To experience a broadcast

A review of Lisa Samuels's 'Mama Mortality Corridos'

Mama Mortality Corridos

Mama Mortality Corridos

Poems and drawings by Lisa Samuels

The Holloway Press 2010, 54 pages, $200 NZ ISBN 0986461814

Traditionally, in Latin American culture, a corrido is a narrative song about the daily life, oppression, or history of a particular community. It is often used during moments of great tumult and transformation, like revolutions. The corrido is both a social and artistic act, written to capture a moment or energy during a significant event — or, even, to convey secret political messages to faraway audiences. In other words, to hear a corrido is to experience a broadcast — to be thrust into the middle of someone’s radiation where exactness or meaning is obscured by rhythm and lyric. But the aura of a corrido, its feeling, is strong and lingering.

To read Lisa Samuels’s latest book, Mama Mortality Corridos, is to be similarly positioned in a state of heightened reception. The book’s rich and fleshy language, accompanied by a selection of Samuels’s two-toned drawings, titillates the senses and forces them alert. These Corridos act more like dreamscapes than political messages, as they scavenge bits of language, earth, desire, sorrow, and violence; for example, the first poem, “Envoi,” opens with scene that seems to have spun out and fractured from another world:

Waking without refreshment, no shine to, no mirror
images. Lopsy tide, then, and the list of
friendly rape in the dreams. My hovers
feet and solves the constant world

Published by Holloway Press in 2010, the collection is an art object. The color of cream and terracotta, the book resembles an artifact of the desert — sunburnt, rich, and full of mirages. The abstract landscape drawings littered through the book are composed of simple figures and shapes depicting their own internal narrative. The images are enigmatic in the way they interconnect — each drawing depicts a shape or body-like figure appearing to travel across a certain horizon — but are equally primal and elemental in their ability to procure a tonal message — transition, desolation, peace. The drawings signal both movement and stasis with simple lines and composition and, despite their simplicity, the images appear to carry a heavy code inside them — much like the corrido itself. Horizon, sun, and body invoke the cycles of life, how they weave into each other, and, like the very title of the book, Mama/Mortality, how two ends of a spectrum are gracefully intertwined.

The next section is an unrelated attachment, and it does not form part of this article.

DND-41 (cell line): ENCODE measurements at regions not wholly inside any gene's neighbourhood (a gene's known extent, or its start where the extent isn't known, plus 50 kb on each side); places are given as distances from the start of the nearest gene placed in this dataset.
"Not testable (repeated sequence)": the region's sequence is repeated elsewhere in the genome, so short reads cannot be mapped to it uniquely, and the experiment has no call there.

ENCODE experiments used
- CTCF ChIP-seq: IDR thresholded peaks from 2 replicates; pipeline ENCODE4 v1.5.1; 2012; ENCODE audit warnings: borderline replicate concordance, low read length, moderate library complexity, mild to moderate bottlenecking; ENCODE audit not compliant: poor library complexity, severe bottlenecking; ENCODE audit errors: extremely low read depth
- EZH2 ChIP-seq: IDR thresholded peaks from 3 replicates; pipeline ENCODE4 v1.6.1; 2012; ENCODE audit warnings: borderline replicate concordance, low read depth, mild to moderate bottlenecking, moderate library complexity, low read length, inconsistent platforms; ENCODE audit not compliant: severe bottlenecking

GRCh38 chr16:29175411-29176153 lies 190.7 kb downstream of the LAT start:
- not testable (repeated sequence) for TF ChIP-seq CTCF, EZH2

page spread from Mama Mortality Corridos  via Holloway Press

The poetry provides a distinct dynamic to the images — similarly primal but more unrestrained and frenetic. The poems swing wildly through words/worlds — English through Spanish, modern through the historical (many of the poems are composed of old corridos, anthologies, other poems, etc. The last poem being totally evocative of this mélange — a cento of C. S. Pierce.) Nothing acts quite like itself or remains intact — especially her phrases, which are constantly looking out to shatter their own logic and keep meaning spinning. Verbs chase nouns which chase other verbs. From the above poem, “The Visitor,” we find “anyone approaches for better face / are really good at needle be familiar. / the story fell on the table near / my head a person suppresses moans.” Aside from the mystery of the unnamed visitor, who oscillates from “anyone” to “you” to “she” and the indeterminate tense, the perspective is dizzying and operates like churned fragments of the chaotic in-between. I can’t help but think of the dead, of ghosts and how their passing may resemble its own restless corrido.

Samuels certainly seems to be signaling us to a place of passing, if not exactly death — corrido echoing the sounds of its false English friend, “corridor.” Looking at the poem titles (“Envoi” “And passing by a corner” “The Visitor” etc.), it’s obvious, a transition or voyage is taking place. This idea of passage/passing is a similarly significant element to the conventional corrido — as they signal a passing of knowledge between peoples or a passing from one era to another. In Mama Mortality Corridos the passing, the movement between involves a new physics, where the trans(ition) itself changes and transforms the message or object. From “Homily”:

That’s a short middle crawl when I
was dropping my ideas on the pavement
and you picked them up. Given
to triadic points of view you hallucinate
self-import, as though ships could bring you
back remotely. I held and dropped you
senseless as at first

Despite the constant transformations in subject or syntax, these poems are so peopled, so full of the (once) living that I’m forced to consider the human body: the footprints on the land Samuels draws in her images, or the suggested violence upon it. (“She with the berry juice creeping up her legs”). These bodies are not quite whole or there, and I wish I knew more about them and not just the bones they’ve left in these poems. Though, that too seems a crucial point for Mama Mortality Corridos — knowing and coming to are part of the same spectrum that forgets and denies. This circularity is expressed in so many of the poems, and so eloquently in “Monkey” where our speaker writes/drives in circles becoming the car, the radio, the bed, the desire, and back to itself in what seems like a memory or dream of a moment that’s gotten caught in a new type of gravity.

It’s a wild corridor Samuels has created. If the world could be caught before one goes spinning into the grave, it would look like a passage from these Corridos. “She turned to shells those / into blues blue sheels / the water turned to air / and blew heels trembling.” It’s a vortex of a book — and a really delicate one, where we cannot “quite touch the bottom” and probably wouldn’t want to anyway.